‘Family Friendly’ Zombies
The zombie apocalypse moved surprisingly fast.
It’s been months since a nuclear accident created a mutated strain of the common cold, unleashing an undead epidemic that spread like wildfire. Billions are undead, society as we know it is gone, and the last survivors huddle in colonies where every day, the living learn to envy the dead. One by one, the last bastions of humanity are being overrun.
But there are rumours of a cure. Wandering madmen, insane with desperation spread word of a research facility that might be mankind’s last hope, hidden in the most frozen reaches of the deadliest place on earth.
You and your team are the human race’s last chance. Infiltrate the polar outpost, find the cure, and release it to save humanity. But be quick. Zombies eat your brain in 60 minutes.…They’re reliable like that
On my last trip to Canada, which feels like it was decades ago but was really only 2019, the family and I pondered long and hard about which game at Improbable Escapes to tackle, and Cure for the Common Zombie was on the short-list. In the end, we settled on Legend of the Mayan Temple, but Common Zombie has been on my radar for some time now (I do love zombies, after all.)
Since a visit to Kingston, ON any time in the next year or two is looking unlikely, we were only too happy to accept the invitation from our fellow blogger, Escape Mattster to join him in attempting to rid the world of the oh so pesky zombie. Of course, it’s not like it was a hardship since online avatar games from Improbable Escapes have never failed to impress me; we absolutely adored both Neverland and The Hot Chocolate Incident.
At the appointed hour, we joined our Zoom call to meet Meg. As it turns out, it’s a good thing we did, since the rest of Meg’s team was sadly eaten on the trek to the polar outpost, and she was in dire need of some assistance in finding the research that would cure the zombie menace.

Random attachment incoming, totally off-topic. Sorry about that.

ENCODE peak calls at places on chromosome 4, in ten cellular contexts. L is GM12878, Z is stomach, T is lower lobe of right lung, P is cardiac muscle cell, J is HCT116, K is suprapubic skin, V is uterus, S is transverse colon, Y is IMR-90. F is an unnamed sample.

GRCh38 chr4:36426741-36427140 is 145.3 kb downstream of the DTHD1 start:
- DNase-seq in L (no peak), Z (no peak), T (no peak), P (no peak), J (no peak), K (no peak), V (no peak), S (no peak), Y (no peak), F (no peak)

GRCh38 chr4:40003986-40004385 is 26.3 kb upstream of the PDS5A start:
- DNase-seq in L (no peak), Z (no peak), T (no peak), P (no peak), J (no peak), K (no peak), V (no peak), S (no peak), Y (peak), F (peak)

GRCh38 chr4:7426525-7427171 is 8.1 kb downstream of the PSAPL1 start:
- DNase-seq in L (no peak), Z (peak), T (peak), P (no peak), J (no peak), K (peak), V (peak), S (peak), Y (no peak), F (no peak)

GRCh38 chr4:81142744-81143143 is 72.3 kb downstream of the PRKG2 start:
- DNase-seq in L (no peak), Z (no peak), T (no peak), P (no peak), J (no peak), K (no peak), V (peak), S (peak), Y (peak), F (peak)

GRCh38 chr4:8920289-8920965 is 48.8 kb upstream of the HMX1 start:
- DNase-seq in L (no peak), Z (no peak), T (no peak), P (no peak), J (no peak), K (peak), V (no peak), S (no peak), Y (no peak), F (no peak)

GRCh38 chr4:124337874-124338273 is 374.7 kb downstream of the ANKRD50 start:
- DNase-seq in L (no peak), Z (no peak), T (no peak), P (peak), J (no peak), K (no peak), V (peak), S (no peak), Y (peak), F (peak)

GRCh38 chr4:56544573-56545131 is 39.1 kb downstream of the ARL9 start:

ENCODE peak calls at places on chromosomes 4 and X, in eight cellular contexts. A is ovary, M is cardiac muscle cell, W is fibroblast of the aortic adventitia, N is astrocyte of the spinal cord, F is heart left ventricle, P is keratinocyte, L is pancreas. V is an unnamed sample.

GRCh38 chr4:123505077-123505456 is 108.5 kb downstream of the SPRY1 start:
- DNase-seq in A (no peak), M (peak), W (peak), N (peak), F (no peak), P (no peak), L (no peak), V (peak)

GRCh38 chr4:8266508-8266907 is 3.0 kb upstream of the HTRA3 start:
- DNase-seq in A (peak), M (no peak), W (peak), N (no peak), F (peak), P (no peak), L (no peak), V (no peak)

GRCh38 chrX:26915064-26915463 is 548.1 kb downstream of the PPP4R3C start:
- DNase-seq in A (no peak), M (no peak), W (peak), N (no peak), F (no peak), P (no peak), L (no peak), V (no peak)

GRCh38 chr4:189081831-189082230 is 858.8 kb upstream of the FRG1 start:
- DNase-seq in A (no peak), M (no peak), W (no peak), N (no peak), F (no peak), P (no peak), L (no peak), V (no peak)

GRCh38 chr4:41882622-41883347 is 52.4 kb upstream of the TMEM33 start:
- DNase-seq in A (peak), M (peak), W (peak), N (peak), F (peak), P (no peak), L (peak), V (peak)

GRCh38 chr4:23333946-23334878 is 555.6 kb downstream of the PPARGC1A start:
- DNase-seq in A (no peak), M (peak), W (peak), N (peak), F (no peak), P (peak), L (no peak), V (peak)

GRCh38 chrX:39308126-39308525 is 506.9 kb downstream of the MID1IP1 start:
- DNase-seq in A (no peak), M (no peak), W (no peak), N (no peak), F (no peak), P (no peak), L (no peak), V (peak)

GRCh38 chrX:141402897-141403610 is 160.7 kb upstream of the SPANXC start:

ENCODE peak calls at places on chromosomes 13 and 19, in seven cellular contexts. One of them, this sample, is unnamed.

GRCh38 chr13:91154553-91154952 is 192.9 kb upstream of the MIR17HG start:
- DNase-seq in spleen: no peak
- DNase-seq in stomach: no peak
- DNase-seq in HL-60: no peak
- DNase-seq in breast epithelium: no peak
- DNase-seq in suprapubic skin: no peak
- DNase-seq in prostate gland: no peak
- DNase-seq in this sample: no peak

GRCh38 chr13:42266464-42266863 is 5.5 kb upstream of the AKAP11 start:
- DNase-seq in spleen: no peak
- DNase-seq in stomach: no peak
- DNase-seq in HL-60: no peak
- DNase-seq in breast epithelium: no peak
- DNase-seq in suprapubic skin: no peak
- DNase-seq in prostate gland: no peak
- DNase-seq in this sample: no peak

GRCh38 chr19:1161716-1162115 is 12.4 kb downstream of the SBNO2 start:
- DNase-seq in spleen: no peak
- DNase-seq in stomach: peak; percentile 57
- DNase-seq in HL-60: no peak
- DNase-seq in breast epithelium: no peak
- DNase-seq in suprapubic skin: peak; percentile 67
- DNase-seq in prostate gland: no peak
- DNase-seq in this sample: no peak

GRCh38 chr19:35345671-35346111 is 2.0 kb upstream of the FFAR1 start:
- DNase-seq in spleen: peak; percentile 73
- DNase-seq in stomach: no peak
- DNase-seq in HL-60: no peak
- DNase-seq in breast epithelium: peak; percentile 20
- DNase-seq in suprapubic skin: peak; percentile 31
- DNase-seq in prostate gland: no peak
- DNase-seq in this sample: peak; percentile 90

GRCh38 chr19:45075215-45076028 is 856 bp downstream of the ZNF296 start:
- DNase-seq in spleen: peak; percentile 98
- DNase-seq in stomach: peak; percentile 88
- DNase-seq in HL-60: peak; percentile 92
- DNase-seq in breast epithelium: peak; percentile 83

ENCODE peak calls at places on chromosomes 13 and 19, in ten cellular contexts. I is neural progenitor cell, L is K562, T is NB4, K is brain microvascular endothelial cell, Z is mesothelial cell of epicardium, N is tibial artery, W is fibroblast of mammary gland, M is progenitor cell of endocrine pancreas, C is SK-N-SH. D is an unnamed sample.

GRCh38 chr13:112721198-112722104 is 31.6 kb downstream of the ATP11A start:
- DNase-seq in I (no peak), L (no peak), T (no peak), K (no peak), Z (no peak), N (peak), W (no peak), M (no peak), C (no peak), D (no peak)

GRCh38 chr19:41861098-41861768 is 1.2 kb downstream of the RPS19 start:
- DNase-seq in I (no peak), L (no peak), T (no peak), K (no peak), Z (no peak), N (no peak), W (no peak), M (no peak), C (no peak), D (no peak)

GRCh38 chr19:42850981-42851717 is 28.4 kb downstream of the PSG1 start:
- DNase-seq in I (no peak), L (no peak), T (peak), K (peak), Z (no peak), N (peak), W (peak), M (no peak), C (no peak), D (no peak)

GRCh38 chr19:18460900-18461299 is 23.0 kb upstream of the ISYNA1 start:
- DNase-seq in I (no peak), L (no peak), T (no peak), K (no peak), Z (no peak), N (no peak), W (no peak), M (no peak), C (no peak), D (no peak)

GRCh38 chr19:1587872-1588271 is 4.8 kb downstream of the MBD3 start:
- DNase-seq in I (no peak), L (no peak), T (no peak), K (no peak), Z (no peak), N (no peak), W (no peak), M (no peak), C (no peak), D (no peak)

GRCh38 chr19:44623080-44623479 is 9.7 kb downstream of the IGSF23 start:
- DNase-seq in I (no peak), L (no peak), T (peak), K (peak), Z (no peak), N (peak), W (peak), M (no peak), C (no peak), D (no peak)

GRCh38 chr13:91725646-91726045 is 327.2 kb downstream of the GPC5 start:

“Zombie Apocalypse” is right up there with “Heist” and “Pirates” in terms of popularity for escape game theming, but I have yet to tire of it, especially since each game always has a slightly different take on the theme. Not to mention, Improbable Escapes have some of the most impressive set builds I’ve encountered (and I’ve encountered quite a few over the last few years) and Cure for the Common Zombie was no exception to this. The polar station translated well over the internet as did the puzzles, and with a backstory to explain why we were playing from remote locations, it was very easy to become immersed in the game as we explored the space and raced through to the climactic finish.
Directing a living human being around a physical space from a remote location(s) inherently has some limitations, which is why many (most) avatar-led virtual escape games now provide players with an inventory and 360 images of the playing space, and we’ve come across a variety of methods of doing so. Improbable Escapes do provide these resources, but rather than using something like Telescape, we are instead provided with a series of password protected webpages that include close up photos of important information, and rather than a 360 degree static image of the space, we have illustrated maps of the layout. Some will be a fan of this, others, not so much. I, personally, like the simplicity. Unlike with a more complex system that may take some time for the less tech savy or inexperienced escaper to learn how to navigate, the inventory from Improbable Escapes simply ensures that players are able to have a closer look at things that they may need, but they are unlikely to be too distracted from the action of the video feed. (Although there are points where you will need to look at the information in the inventory.) The benefit is that this is also easily viewed on a tablet or mobile if you’re not able to have a dual/split screen display for your video feed and inventory.